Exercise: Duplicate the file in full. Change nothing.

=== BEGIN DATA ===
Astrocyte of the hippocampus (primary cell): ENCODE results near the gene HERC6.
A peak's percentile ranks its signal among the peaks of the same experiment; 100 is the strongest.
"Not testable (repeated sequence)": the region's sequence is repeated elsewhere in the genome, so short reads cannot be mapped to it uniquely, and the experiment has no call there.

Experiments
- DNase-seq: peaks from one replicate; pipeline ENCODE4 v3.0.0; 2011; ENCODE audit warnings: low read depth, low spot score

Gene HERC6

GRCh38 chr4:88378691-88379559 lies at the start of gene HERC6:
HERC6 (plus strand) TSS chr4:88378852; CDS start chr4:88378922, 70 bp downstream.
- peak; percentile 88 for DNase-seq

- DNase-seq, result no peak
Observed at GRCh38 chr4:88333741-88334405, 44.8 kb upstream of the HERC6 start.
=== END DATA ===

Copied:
Astrocyte of the hippocampus (primary cell): ENCODE results near the gene HERC6.
A peak's percentile ranks its signal among the peaks of the same experiment; 100 is the strongest.
"Not testable (repeated sequence)": the region's sequence is repeated elsewhere in the genome, so short reads cannot be mapped to it uniquely, and the experiment has no call there.

Experiments
- DNase-seq: peaks from one replicate; pipeline ENCODE4 v3.0.0; 2011; ENCODE audit warnings: low read depth, low spot score

Gene HERC6

GRCh38 chr4:88378691-88379559 lies at the start of gene HERC6:
HERC6 (plus strand) TSS chr4:88378852; CDS start chr4:88378922, 70 bp downstream.
- peak; percentile 88 for DNase-seq

- DNase-seq, result no peak
Observed at GRCh38 chr4:88333741-88334405, 44.8 kb upstream of the HERC6 start.